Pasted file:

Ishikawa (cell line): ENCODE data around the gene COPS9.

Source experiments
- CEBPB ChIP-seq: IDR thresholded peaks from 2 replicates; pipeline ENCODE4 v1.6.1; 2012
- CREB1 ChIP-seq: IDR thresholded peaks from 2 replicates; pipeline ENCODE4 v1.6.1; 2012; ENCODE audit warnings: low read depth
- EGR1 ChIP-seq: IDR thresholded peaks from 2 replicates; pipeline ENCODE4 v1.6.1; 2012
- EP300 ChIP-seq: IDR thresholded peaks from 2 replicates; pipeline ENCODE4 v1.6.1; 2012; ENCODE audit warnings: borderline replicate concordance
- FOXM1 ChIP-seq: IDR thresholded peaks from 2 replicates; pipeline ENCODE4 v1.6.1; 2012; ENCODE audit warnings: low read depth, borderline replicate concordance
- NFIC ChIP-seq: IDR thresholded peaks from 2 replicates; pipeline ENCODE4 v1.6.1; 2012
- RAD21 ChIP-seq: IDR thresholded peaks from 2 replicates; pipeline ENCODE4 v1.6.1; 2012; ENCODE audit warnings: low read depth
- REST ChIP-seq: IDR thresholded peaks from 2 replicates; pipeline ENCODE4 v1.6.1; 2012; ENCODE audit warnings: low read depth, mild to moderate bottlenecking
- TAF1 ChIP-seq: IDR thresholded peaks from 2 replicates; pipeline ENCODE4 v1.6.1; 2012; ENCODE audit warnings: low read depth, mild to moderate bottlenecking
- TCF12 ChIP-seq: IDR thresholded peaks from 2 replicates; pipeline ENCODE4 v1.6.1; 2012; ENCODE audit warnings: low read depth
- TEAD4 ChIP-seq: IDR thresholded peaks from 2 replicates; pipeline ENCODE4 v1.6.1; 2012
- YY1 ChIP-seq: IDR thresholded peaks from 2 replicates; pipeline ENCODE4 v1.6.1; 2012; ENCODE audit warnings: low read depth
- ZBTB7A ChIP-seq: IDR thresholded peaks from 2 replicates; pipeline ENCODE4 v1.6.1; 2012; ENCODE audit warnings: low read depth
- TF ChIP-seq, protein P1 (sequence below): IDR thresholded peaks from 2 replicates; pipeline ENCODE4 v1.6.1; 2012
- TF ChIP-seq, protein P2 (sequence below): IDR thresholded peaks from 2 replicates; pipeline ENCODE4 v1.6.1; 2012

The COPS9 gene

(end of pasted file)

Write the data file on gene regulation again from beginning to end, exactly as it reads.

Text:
Ishikawa (cell line): ENCODE data around the gene COPS9.

Source experiments
- CEBPB ChIP-seq: IDR thresholded peaks from 2 replicates; pipeline ENCODE4 v1.6.1; 2012
- CREB1 ChIP-seq: IDR thresholded peaks from 2 replicates; pipeline ENCODE4 v1.6.1; 2012; ENCODE audit warnings: low read depth
- EGR1 ChIP-seq: IDR thresholded peaks from 2 replicates; pipeline ENCODE4 v1.6.1; 2012
- EP300 ChIP-seq: IDR thresholded peaks from 2 replicates; pipeline ENCODE4 v1.6.1; 2012; ENCODE audit warnings: borderline replicate concordance
- FOXM1 ChIP-seq: IDR thresholded peaks from 2 replicates; pipeline ENCODE4 v1.6.1; 2012; ENCODE audit warnings: low read depth, borderline replicate concordance
- NFIC ChIP-seq: IDR thresholded peaks from 2 replicates; pipeline ENCODE4 v1.6.1; 2012
- RAD21 ChIP-seq: IDR thresholded peaks from 2 replicates; pipeline ENCODE4 v1.6.1; 2012; ENCODE audit warnings: low read depth
- REST ChIP-seq: IDR thresholded peaks from 2 replicates; pipeline ENCODE4 v1.6.1; 2012; ENCODE audit warnings: low read depth, mild to moderate bottlenecking
- TAF1 ChIP-seq: IDR thresholded peaks from 2 replicates; pipeline ENCODE4 v1.6.1; 2012; ENCODE audit warnings: low read depth, mild to moderate bottlenecking
- TCF12 ChIP-seq: IDR thresholded peaks from 2 replicates; pipeline ENCODE4 v1.6.1; 2012; ENCODE audit warnings: low read depth
- TEAD4 ChIP-seq: IDR thresholded peaks from 2 replicates; pipeline ENCODE4 v1.6.1; 2012
- YY1 ChIP-seq: IDR thresholded peaks from 2 replicates; pipeline ENCODE4 v1.6.1; 2012; ENCODE audit warnings: low read depth
- ZBTB7A ChIP-seq: IDR thresholded peaks from 2 replicates; pipeline ENCODE4 v1.6.1; 2012; ENCODE audit warnings: low read depth
- TF ChIP-seq, protein P1 (sequence below): IDR thresholded peaks from 2 replicates; pipeline ENCODE4 v1.6.1; 2012
- TF ChIP-seq, protein P2 (sequence below): IDR thresholded peaks from 2 replicates; pipeline ENCODE4 v1.6.1; 2012

The COPS9 gene